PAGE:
There seems to be a lot of talk about how much money is being laundered through solicitors’ trust accounts.
Is there somebody out there who can tell us exactly how it is being done so we can put in practices to avoid being used in this way?
We receive money from our clients either in cash, cheques or by electronic transfer from a bank. The cash issues are currently controlled by having to report any cash over $9,999. Cheques and electronic transfers are in the hands of the bank so should be clean from their obligations.
How, then, is unclean money getting into our trust accounts other than lawyers receipting cash of over $10,000 without reporting it or receipting lots of $9,999?
Even if they were doing that would not banks report lawyers depositing large amounts of cash?
LawTalk Editor Frank Neill responds
Thank you Mr Wagg for asking some really relevant questions in relation to money laundering, in particular the question: “Is there somebody out there who can tell us exactly how it is being done so we can put in practices to avoid being used in this way?”
There are a number of ways people are using lawyers to launder money. The list is extensive and criminals are increasingly adopting sophisticated and complex means to channel illicit funds into and through the financial system.
In this short reply to Mr Wagg’s letter, we give four New Zealand examples. The first two highlight one area where lawyers can be vigilant – money going into and then coming out of a lawyer’s trust account. Four actual examples are:
- A client “overpays” into a trust account, and then asks for the money to be refunded.
- A client engages a lawyer to purchase a New Zealand property. Funds for the purchase arrive from overseas. The sale then “falls through” and the funds are transferred to another overseas account.
- Multiple real estate purchases are recorded in the names of an associate and relatives of an offender using four real estate agents and three lawyers.
- Offenders used more than $500,000 from methamphetamine sales to buy a farm. Multiple payments were made in the names of different people to lawyers and real estate agents. (In this case, a judge said the complex series of arrangements clearly showed an illegitimate transaction).
[Examples 3 and 4 were from the research conducted by former lawyer Ron Rol, who has nearly completed a three-year PhD thesis on money laundering through professional facilitators, such as lawyers, accountants and real estate agents. These examples were both included, in more detail, in the Ministry of Justice AML/CFT phase 2 consultation document.]
A series of case studies are also provided in a major international report on money laundering. A Lawyer’s Guide to Detecting and Preventing Money Laundering (PDF, 1.5 MB) is collaborative publication of the International Bar Association, the American Bar Association and the Council of Bars and Law Societies of Europe.
This report is recommended reading for lawyers, in my view.
“There are three main reasons why lawyers are exposed to misuse by criminals involved in money laundering activities,” A Lawyer’s Guide to Detecting and Preventing Money Laundering says.
“First, engaging a lawyer adds respectability and an appearance of legitimacy to any activities being undertaken – criminals concerned about their activities appearing illegitimate will seek the involvement of a lawyer as a ‘stamp of approval’ for certain activities.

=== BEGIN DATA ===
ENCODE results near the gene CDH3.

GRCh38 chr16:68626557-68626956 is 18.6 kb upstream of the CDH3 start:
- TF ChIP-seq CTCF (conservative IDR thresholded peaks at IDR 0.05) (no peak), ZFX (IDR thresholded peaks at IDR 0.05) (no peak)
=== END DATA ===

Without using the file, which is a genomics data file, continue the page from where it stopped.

“Second, the services that lawyers provide, eg, setting up companies and trusts, or carrying out conveyancing procedures, are methods that criminals can use to facilitate money laundering.
“Third, lawyers handle client money in many jurisdictions – this means that they are capable, even unwittingly, of ‘cleansing’ money by simply putting it into their client account,” A Lawyer’s Guide to Detecting and Preventing Money Laundering says.
When talking about money laundering with lawyers, Mr Pol says that with nearly every firm he speaks with, the conversation tracks much the same.
“Most lawyers are adamant that in [fill in the blank] years, they’ve never seen it, and it certainly never happens in their practice. They are invariably genuine.
“I then offer a few examples, and we talk about some of the most common ways lawyers’ practices have actually been used.”
Mr Pol says that the only difference then is the number of recollections of unusual transactions. With some firms, just a few, others many more. Not yet, he says, have there been none.
“Unfortunately, I can’t use those conversations for the research,” Mr Pol says. “But it does provide a solid basis to help develop something more meaningful. Most firms don’t want their practices to be used to help launder criminal funds. And they know that just buying a software package or generic training program to tick the compliance boxes isn’t the answer either. It needs to connect with their values, their practice, and the reality of legal practice in New Zealand.”
A Lawyer’s Guide to Detecting and Preventing Money Laundering also lists some of the “red flags” lawyers can look out for that may suggest some criminal behavior is involved with the funds about to be channeled through the practice. The existence of a “red flag” may, of course, have a legitimate explanation, but international experience shows that they are something one should look out for. These “red flags” include: